Sunday, October 7, 2007

Test Your Cold Lessons I.Q.

I'm not sure why everybody thinks that all the place names in Cold Lessons have real-life analogs--maybe something to do with the fact that the name on the cover of the book has a real-life analog. At any rate, Sue Toth has put together a quiz on the subject for her book club. I believe this is the first time that my work has been the subject of a quiz, and I'm deeply honored. With permission, I reprint the quiz below. (I'm not sure I could score 100% myself, but I'll do my best to grade any submissions.)

(Note that (?) indicates that I am not really sure of the answer myself – Sue Toth)

1. Porte L’Enfer High School (&) Canyon = ______________________

2. Garden City = _____________________________

3. East Garden City = _______________________

4. St Philburn = ____________________

5. The Flatfoot Indian Reservation = __________________

6. The Flatfoot Lake = ________________________

7. Stone Creek = _________________________

8. The Buck Stop Bar = ______________________ (a roadhouse on the way to Pishkun, past Stone Creek) – I am not sure about this one (?)

9. The town of Reveille (with the windmill!) = ____________________

10. The Cambridge Bar = _______________________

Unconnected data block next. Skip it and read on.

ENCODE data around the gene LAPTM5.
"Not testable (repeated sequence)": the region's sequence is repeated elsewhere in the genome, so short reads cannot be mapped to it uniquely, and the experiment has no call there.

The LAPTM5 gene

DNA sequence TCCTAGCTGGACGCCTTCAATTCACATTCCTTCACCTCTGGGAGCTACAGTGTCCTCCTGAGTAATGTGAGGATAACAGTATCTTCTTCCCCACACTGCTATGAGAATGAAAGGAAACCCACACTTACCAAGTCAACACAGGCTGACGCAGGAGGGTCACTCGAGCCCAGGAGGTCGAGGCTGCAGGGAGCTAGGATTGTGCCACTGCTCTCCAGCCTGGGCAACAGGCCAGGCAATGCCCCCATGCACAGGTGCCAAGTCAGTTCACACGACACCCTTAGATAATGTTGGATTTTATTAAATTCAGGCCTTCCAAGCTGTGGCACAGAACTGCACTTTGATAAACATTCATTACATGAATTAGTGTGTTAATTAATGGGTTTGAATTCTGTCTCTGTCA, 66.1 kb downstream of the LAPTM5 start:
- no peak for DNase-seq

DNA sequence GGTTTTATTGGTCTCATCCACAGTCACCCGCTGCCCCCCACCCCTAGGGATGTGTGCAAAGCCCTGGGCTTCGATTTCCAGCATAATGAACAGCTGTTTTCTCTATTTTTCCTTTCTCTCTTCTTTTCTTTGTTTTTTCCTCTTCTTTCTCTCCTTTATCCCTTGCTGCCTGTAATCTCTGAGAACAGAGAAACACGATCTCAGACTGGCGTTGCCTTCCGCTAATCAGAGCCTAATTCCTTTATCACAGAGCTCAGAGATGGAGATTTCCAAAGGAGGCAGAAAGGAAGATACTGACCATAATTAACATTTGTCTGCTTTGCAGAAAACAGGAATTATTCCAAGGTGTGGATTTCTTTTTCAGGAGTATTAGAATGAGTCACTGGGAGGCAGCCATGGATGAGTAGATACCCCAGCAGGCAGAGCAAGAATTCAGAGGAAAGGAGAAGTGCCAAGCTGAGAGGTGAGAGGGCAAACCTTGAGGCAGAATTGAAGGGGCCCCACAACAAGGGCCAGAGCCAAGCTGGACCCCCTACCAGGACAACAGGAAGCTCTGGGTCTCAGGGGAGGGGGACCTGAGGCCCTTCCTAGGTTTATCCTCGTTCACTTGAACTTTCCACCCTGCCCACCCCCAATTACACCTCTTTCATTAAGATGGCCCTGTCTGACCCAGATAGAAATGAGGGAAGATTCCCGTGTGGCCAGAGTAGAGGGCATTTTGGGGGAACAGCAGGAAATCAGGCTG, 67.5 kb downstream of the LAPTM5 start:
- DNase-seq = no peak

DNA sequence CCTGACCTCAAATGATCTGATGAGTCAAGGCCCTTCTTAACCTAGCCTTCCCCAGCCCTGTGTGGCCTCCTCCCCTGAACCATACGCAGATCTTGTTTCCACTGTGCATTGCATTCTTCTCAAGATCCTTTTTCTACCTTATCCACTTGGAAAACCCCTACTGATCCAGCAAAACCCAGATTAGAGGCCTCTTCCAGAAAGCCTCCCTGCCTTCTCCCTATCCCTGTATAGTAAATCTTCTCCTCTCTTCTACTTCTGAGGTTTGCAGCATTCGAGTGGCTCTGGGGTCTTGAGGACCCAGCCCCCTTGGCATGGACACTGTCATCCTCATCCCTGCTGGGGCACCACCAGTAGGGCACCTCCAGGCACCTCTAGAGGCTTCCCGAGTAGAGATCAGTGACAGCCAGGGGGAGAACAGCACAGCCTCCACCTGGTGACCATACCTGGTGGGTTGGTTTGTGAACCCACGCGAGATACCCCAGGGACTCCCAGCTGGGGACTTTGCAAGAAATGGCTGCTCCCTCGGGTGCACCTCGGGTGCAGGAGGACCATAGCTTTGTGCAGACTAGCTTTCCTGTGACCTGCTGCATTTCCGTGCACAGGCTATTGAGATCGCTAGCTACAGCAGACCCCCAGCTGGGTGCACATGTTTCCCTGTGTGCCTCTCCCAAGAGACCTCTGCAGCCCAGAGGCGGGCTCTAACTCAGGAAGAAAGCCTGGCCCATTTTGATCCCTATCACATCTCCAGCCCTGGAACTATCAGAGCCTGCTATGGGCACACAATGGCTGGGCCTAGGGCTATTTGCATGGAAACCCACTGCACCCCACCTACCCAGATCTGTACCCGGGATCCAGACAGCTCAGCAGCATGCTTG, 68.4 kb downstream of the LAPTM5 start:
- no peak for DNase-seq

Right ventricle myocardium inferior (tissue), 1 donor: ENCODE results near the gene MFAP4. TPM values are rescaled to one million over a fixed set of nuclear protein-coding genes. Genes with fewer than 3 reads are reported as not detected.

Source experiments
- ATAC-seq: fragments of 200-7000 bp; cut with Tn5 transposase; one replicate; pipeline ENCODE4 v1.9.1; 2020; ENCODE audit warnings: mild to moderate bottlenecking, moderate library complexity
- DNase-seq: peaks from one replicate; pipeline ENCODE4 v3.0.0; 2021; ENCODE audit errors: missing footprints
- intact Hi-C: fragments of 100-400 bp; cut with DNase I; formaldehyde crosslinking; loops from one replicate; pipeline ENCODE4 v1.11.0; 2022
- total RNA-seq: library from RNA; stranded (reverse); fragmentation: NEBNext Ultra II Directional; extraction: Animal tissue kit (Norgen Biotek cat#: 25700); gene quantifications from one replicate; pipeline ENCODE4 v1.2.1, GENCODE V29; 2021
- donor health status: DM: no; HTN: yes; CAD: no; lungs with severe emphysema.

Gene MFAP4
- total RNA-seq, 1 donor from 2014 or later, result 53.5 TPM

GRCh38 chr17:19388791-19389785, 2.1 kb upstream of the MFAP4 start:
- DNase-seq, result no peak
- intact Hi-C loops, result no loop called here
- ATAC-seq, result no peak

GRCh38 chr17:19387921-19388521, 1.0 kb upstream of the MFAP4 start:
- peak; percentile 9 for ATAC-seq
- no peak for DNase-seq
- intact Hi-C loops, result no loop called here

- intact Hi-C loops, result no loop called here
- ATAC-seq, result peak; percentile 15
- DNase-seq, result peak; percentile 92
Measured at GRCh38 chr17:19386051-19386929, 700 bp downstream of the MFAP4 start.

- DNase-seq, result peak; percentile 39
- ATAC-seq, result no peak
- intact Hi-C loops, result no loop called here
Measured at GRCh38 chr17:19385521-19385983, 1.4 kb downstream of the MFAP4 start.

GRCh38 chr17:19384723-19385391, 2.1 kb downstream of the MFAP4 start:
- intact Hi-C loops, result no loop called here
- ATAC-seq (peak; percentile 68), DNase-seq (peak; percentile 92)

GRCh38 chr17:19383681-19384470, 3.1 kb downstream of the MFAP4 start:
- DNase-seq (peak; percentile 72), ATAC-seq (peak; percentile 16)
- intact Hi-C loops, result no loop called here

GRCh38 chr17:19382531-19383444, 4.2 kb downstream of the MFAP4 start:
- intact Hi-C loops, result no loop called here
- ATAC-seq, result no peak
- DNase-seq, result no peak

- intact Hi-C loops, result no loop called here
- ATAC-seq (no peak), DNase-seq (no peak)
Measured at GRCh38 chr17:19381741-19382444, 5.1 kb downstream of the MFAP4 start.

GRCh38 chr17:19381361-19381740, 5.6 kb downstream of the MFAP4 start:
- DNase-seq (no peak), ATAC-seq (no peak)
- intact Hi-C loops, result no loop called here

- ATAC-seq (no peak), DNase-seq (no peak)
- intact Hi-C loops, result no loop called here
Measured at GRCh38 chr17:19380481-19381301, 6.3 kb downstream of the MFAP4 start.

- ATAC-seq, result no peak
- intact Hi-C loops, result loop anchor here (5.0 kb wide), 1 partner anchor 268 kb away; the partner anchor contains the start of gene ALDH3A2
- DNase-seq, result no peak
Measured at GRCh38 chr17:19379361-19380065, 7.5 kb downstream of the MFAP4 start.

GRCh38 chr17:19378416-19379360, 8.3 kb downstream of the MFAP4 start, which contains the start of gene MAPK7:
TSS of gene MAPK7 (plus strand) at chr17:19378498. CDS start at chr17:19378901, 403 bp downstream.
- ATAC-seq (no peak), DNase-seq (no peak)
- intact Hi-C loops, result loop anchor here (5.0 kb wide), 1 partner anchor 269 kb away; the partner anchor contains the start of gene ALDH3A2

11. The strip joint attached to the Cambridge Bar = ____________________

12. Mr. D’s Bar = _______________________

13. The Eggplant Stem restaurant = _____________________

14. The Garden City International Airport = ________________________

15. Copperhead Canyon (&) Wilderness = __________________________

16. The Three Star Restaurant and Bar = __________________________

17. The stretch of river that ran from where our "hero" was thrown in to where he got out; the 2 points of reference are from ______________________ to _______________________

18. The Castle Café = _______________________

19. The Foursquare Gospel Church = _________________________

20. The "What a Party" Party Rental = __________________________(?)

21. Shield Avenue = _______________________

22. The Sweetstem Valley = ________________________

23. St Ursula in the Field hospital, and Rehab Center = __________________

24. Stoner Pass, east of Garden City, right after Pishkun = ________________

25. Pishkun = ________________________

26. Our Lady of the Mining Industry = _______________________

27. The Double W Café (Pishkun’s equivalent to the Cambridge) = ________

28. Porte L’Enfer’s yearbook, The Beatrice = ______________________

29. Porte L’Enfer’s cheerleaders, the Sparklerettes = __________________(?)

30. The Monk Mountains = ____________________________

31. The town of Arles = _____________________________

32. The town of St. Paul = _________________________

33. The Garden City Gazette = ______________________

34. The Lewis Tongue River = _______________________

35. The Logville Police Department is the _________________ Police Dept.

36. The Sapphire Movie Theatre = __________________________

37. Bumper’s Casino (out the back door of the Sapphire) = _______________

38. Trudy’s Truck Stop Café (in the book, north of St Paul = ___________(?)